The other thing you must do is as your new growth comes in, start cutting off your permed ends. I recommend when you have at least an inch of new growth, cut off an inch of your permed ends, and keep doing this until you have a head full of natural hair. The average hair growth rate is about a half an inch a month, but depending on your health/diet and heredity this can vary. So therefore, I can not give an exact range of time when you will have a complete full head of natural hair. But for more information on the rate of hair growth check out www.pg.com/science/haircare/hair_twh_21.htm.

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For more information on going natural and to connect with a community of beautiful Black women with natural hair please visit nappturality.com and motowngirl.com.

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  • I have been transitioning for a year and over 3 months now. I find that as someone that always had long hair but is now thinning, letting go of perms was initially hard to do until I discovered weaves. Why weaves you ask? Any type of hair extension would help me to transition. I was too scared to do any more big chops- I looked and felt naked, LOL! The most memorable big chop I did as a young adult was for jerry curls at that. The connection is very emotional. Do you blame me then for offering women like myself who cannot let go of their hair all at once an option to do transitional styles such as Tree Braids

  • Cee

    Hello, it’s been a few months since the last post but I have questions/concerns. First, some background. My last perm was January 10 (all new growth), then on April 9 (edges only). On August 9, I cut approx 5 inches so now my hair is just below my shoulders. On October 4th, I plan to trim the ends. I am bi-racial. I guess my hair “type” falls somewhere between 3a-c, but I really am not sure. Just guessing.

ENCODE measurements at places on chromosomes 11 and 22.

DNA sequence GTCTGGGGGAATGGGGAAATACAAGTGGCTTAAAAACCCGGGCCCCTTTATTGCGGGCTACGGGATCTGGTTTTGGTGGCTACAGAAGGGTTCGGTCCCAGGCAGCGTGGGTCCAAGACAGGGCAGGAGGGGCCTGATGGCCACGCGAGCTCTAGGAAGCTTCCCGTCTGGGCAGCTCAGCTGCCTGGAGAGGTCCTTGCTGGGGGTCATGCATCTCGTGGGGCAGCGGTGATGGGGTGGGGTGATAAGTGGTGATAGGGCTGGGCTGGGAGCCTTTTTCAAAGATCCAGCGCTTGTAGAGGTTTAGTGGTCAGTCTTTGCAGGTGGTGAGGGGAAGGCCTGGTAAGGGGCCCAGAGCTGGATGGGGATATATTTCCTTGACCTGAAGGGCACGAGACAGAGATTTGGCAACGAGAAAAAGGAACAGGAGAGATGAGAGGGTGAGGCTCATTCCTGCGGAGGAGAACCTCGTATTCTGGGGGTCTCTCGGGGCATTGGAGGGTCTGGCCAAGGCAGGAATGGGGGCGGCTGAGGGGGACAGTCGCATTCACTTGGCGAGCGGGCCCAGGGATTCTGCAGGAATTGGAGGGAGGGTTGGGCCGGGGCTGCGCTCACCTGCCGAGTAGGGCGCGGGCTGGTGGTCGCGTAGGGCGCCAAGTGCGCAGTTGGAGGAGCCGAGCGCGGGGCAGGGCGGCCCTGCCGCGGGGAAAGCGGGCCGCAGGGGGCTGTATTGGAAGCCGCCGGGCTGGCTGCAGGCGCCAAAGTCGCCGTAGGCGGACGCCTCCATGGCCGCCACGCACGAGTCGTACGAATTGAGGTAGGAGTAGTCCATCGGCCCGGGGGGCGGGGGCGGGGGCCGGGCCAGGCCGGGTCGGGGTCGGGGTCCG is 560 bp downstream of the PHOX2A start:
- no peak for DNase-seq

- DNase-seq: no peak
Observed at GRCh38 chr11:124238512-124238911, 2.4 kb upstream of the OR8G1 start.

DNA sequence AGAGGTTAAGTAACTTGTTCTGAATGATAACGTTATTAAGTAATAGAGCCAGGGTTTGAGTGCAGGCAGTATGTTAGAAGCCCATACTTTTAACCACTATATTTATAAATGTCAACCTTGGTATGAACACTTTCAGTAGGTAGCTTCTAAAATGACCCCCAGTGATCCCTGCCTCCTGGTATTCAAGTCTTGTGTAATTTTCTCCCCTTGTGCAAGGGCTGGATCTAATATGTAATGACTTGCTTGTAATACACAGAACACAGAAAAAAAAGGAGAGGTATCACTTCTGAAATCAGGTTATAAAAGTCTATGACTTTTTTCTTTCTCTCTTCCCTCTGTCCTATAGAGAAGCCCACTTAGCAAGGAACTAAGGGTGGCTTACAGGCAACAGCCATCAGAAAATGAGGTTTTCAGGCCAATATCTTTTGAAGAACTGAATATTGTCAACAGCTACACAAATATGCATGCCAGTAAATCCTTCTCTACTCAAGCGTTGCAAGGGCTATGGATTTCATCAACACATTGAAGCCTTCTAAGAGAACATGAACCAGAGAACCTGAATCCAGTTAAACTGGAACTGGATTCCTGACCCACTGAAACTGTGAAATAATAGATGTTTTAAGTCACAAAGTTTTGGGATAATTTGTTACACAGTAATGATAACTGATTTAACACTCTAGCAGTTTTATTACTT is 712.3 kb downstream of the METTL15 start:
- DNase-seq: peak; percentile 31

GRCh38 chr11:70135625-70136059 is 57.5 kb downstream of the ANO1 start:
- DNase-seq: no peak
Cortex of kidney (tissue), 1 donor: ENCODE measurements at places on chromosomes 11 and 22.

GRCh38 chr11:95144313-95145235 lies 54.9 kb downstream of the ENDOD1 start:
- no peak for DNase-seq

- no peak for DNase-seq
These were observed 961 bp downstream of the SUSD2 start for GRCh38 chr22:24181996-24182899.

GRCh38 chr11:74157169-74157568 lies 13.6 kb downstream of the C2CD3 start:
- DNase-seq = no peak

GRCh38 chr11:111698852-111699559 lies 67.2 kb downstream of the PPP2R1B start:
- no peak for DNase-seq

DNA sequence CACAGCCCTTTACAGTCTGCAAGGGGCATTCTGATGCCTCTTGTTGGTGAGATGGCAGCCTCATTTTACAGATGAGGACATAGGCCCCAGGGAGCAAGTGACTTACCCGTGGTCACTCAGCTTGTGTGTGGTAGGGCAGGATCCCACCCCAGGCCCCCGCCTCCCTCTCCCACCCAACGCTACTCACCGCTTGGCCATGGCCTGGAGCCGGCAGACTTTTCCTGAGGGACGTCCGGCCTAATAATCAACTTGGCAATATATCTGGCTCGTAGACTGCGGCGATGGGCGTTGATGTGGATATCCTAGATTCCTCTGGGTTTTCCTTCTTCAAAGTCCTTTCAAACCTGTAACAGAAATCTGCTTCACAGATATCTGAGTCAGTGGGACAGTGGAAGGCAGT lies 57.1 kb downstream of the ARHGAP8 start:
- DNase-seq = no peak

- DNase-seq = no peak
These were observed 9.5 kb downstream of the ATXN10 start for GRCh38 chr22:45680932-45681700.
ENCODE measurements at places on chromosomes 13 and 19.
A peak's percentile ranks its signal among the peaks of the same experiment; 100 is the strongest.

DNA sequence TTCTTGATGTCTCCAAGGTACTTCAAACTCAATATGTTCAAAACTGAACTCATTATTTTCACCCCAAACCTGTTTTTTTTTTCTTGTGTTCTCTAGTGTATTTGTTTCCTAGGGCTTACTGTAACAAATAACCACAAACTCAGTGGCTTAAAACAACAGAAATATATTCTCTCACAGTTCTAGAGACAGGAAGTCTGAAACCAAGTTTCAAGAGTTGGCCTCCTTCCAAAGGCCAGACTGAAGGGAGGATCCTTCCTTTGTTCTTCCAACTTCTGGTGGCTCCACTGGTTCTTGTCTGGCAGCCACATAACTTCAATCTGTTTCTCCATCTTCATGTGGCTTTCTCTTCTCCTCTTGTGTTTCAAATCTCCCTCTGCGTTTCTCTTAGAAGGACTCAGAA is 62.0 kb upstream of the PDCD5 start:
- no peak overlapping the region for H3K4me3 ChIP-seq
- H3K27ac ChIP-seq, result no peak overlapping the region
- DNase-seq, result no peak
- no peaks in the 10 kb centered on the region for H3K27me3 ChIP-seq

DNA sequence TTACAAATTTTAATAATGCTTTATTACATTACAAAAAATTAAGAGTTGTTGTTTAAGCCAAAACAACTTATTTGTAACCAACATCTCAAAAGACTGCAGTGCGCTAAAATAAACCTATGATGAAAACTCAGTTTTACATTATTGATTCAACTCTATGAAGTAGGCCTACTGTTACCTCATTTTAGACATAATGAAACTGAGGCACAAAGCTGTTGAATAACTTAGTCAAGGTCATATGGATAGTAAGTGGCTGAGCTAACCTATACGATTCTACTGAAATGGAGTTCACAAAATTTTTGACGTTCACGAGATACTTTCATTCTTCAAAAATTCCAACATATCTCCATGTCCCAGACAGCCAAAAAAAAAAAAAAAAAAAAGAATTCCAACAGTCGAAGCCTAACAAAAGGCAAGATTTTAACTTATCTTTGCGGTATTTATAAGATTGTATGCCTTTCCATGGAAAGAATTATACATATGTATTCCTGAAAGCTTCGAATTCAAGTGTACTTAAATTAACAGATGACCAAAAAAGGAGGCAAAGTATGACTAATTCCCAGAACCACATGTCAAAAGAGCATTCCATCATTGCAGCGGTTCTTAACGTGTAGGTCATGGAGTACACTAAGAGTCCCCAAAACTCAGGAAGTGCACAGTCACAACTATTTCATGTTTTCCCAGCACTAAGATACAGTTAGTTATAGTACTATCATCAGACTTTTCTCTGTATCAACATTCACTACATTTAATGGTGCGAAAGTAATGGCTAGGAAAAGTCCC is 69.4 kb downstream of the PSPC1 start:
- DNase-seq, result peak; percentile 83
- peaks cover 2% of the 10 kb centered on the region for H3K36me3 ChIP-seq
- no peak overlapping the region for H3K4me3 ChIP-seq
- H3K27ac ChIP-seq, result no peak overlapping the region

Now for my questions/concerns. I really have absolutely NO idea what to do with my hair right now and I am VERY concerned about what products to use. In the beginning, I spent an exorbitant amount of money on leave in conditioners, frizz tamers, glosses, etc. As time passes, I realize that I don’t want to use products with long lists of ingredients/chemicals. Recently, I started using coconut oil. I put it in my hair once a week overnight and wash it out the next day. What should I use AFTER washing my hair? I always let it air dry but don’t know what to put in it after washing. The coconut oil is kind of heavy. Is there another kind of oil I can put on wet/damp hair that will keep it moisturized without weighing it down?

    • vern

      why are you using coconut oil if by racial i recommend just some grapeseed or rosemary oil.

  • Brittney

    i guess you can say i been transitioning for two years i tried every braiding styles i keep my ends trimmed i can not find a product that does not dry my hair out any suggesting

  • LaLa

    I am a 19 yrs old freshman in college and decided to take the transitioning route. I have very full and thick hair(even with a relaxer). I haven’t had a perm since September 2012. I have been wearing sew-ins and braids through the process. It has now been 7 months and I have not worn my hair out. I feel that I am now ready, but I’m afraid and do not know were to start or what to use. Any Advice?